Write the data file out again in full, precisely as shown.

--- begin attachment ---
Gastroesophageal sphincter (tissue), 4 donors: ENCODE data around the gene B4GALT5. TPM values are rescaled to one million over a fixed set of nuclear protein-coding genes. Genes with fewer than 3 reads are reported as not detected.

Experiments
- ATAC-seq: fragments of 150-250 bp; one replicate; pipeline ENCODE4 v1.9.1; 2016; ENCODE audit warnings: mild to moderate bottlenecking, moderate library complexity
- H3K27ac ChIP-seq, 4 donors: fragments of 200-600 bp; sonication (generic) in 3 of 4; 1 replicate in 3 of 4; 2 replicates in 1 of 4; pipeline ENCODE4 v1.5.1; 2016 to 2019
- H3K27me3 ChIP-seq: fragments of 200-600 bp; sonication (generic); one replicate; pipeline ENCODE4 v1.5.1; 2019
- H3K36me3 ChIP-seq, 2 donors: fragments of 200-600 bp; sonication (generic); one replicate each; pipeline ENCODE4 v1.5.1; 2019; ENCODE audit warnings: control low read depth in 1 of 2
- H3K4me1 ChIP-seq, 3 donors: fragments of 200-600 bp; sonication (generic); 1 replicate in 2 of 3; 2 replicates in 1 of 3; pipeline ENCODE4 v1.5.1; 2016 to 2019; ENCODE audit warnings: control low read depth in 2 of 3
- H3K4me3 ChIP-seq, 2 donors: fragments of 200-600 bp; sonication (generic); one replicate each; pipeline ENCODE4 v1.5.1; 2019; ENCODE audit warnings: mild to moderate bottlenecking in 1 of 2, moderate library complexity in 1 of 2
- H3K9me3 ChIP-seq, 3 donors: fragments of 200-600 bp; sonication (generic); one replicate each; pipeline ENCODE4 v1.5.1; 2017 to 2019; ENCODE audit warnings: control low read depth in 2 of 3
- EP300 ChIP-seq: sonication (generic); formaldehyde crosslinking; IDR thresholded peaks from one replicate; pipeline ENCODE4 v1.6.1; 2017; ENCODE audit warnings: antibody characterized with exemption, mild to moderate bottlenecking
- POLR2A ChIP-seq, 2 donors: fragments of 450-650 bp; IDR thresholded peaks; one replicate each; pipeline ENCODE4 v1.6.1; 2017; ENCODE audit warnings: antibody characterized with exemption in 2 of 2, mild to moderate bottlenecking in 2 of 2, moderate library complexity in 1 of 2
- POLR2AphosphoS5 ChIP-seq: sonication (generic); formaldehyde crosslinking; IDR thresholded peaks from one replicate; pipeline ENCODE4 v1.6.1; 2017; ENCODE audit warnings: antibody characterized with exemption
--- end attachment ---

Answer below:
Gastroesophageal sphincter (tissue), 4 donors: ENCODE data around the gene B4GALT5. TPM values are rescaled to one million over a fixed set of nuclear protein-coding genes. Genes with fewer than 3 reads are reported as not detected.

Experiments
- ATAC-seq: fragments of 150-250 bp; one replicate; pipeline ENCODE4 v1.9.1; 2016; ENCODE audit warnings: mild to moderate bottlenecking, moderate library complexity
- H3K27ac ChIP-seq, 4 donors: fragments of 200-600 bp; sonication (generic) in 3 of 4; 1 replicate in 3 of 4; 2 replicates in 1 of 4; pipeline ENCODE4 v1.5.1; 2016 to 2019
- H3K27me3 ChIP-seq: fragments of 200-600 bp; sonication (generic); one replicate; pipeline ENCODE4 v1.5.1; 2019
- H3K36me3 ChIP-seq, 2 donors: fragments of 200-600 bp; sonication (generic); one replicate each; pipeline ENCODE4 v1.5.1; 2019; ENCODE audit warnings: control low read depth in 1 of 2
- H3K4me1 ChIP-seq, 3 donors: fragments of 200-600 bp; sonication (generic); 1 replicate in 2 of 3; 2 replicates in 1 of 3; pipeline ENCODE4 v1.5.1; 2016 to 2019; ENCODE audit warnings: control low read depth in 2 of 3
- H3K4me3 ChIP-seq, 2 donors: fragments of 200-600 bp; sonication (generic); one replicate each; pipeline ENCODE4 v1.5.1; 2019; ENCODE audit warnings: mild to moderate bottlenecking in 1 of 2, moderate library complexity in 1 of 2
- H3K9me3 ChIP-seq, 3 donors: fragments of 200-600 bp; sonication (generic); one replicate each; pipeline ENCODE4 v1.5.1; 2017 to 2019; ENCODE audit warnings: control low read depth in 2 of 3
- EP300 ChIP-seq: sonication (generic); formaldehyde crosslinking; IDR thresholded peaks from one replicate; pipeline ENCODE4 v1.6.1; 2017; ENCODE audit warnings: antibody characterized with exemption, mild to moderate bottlenecking
- POLR2A ChIP-seq, 2 donors: fragments of 450-650 bp; IDR thresholded peaks; one replicate each; pipeline ENCODE4 v1.6.1; 2017; ENCODE audit warnings: antibody characterized with exemption in 2 of 2, mild to moderate bottlenecking in 2 of 2, moderate library complexity in 1 of 2
- POLR2AphosphoS5 ChIP-seq: sonication (generic); formaldehyde crosslinking; IDR thresholded peaks from one replicate; pipeline ENCODE4 v1.6.1; 2017; ENCODE audit warnings: antibody characterized with exemption